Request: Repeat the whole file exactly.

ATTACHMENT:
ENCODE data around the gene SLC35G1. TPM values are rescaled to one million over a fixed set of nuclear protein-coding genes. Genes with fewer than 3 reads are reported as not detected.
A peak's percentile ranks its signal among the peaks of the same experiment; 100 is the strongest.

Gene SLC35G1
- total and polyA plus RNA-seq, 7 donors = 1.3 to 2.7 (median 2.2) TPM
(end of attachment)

ENCODE data around the gene SLC35G1. TPM values are rescaled to one million over a fixed set of nuclear protein-coding genes. Genes with fewer than 3 reads are reported as not detected.
A peak's percentile ranks its signal among the peaks of the same experiment; 100 is the strongest.

Gene SLC35G1
- total and polyA plus RNA-seq, 7 donors = 1.3 to 2.7 (median 2.2) TPM